A young writer named Mike Chabon visits his dying grandfather. The grandfather had always been the strong, silent type, but perhaps pain killers and knowing this will be his last chance to tell his story, he relates in vivid detail, his life from the Jewish ghetto in South Philadelphia to Germany in World War II to a retirement village in Florida. This fictional death bed memoir describes a middle class Jewish family, the history of the space program and the undying love one man has for a mentally unstable woman.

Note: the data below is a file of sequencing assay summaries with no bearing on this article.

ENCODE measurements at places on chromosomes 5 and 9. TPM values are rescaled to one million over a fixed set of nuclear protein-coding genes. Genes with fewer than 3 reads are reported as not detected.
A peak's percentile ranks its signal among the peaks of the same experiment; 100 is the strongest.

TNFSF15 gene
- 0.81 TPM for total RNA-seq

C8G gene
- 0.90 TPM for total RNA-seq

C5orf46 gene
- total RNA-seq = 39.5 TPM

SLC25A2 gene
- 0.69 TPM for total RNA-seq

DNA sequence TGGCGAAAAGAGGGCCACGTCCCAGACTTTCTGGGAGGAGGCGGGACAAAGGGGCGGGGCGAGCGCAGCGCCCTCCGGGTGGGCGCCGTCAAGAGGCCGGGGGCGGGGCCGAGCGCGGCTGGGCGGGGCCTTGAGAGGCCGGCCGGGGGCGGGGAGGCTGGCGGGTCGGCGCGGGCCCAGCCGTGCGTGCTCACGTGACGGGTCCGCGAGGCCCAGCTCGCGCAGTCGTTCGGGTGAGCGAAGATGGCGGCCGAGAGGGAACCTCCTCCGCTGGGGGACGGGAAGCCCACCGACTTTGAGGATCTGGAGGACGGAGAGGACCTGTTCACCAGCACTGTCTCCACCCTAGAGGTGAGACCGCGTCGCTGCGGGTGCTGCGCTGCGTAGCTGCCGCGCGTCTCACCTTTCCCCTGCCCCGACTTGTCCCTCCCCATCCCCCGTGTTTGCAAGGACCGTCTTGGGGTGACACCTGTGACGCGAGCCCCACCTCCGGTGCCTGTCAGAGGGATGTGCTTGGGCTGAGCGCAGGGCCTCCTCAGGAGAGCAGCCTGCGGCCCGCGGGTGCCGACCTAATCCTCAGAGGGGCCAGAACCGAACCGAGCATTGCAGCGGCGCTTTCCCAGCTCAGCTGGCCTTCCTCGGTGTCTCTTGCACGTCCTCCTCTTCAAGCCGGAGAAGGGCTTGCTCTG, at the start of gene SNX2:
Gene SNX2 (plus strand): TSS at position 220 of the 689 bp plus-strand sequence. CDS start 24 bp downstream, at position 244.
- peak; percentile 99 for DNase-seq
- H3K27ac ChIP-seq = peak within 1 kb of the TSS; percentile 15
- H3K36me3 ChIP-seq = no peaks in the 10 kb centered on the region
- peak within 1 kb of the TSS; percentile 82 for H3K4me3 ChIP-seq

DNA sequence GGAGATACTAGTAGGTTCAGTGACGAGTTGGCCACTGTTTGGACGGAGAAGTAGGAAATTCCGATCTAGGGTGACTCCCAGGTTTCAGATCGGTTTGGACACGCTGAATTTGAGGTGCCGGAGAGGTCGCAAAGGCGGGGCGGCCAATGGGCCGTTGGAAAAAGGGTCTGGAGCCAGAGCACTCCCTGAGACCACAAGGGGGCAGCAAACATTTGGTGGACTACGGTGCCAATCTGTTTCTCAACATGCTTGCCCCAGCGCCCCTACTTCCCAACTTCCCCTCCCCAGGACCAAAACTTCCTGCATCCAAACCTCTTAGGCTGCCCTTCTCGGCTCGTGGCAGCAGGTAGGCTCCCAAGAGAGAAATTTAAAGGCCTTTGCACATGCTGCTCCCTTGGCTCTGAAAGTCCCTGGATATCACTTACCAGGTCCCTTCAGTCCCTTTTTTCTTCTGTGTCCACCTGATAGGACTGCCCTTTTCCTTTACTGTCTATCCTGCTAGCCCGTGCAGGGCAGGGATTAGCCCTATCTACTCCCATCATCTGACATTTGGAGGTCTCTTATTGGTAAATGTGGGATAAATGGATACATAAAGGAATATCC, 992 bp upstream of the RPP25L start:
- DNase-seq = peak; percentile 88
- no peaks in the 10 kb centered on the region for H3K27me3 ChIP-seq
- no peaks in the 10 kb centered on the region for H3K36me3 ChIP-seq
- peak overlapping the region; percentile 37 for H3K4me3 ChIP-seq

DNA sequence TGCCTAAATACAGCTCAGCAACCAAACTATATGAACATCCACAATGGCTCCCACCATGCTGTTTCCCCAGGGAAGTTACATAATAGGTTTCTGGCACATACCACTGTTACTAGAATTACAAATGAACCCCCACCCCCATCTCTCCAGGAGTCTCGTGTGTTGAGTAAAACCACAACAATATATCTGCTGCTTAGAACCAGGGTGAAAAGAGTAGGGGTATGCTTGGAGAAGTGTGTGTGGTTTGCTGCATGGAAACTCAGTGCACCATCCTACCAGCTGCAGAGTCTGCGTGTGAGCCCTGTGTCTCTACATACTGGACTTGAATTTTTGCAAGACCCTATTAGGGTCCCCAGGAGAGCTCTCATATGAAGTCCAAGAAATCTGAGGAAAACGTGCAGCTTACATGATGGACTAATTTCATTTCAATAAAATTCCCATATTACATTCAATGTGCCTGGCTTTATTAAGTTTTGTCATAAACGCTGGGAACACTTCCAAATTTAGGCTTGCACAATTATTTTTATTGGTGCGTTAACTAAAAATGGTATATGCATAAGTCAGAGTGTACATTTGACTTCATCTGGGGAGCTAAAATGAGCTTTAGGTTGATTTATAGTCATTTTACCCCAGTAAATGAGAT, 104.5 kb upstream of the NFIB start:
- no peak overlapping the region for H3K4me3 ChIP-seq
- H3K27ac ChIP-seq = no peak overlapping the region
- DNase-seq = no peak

Moonglow is clever, interesting, complex and in many ways historically accurate. Mike’s grandfather is a well-drawn character who the reader will admire and empathize with. However, Moonglow contains a drawback for some: this is not a chronologically linear novel. Like an eldery person’s mind, Chabon meanders from era to era, and at times, it takes the reader a few paragraphs to realize he has moved on to another decade.